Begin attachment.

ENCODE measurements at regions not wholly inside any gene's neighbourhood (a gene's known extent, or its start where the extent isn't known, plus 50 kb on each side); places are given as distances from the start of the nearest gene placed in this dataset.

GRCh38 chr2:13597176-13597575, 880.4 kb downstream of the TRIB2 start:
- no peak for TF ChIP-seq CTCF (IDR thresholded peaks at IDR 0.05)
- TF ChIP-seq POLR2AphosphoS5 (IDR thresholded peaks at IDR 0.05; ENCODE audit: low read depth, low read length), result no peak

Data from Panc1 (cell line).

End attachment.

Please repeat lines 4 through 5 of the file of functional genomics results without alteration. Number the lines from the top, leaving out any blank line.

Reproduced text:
- TF ChIP-seq POLR2AphosphoS5 (IDR thresholded peaks at IDR 0.05; ENCODE audit: low read depth, low read length), result no peak

Data from Panc1 (cell line).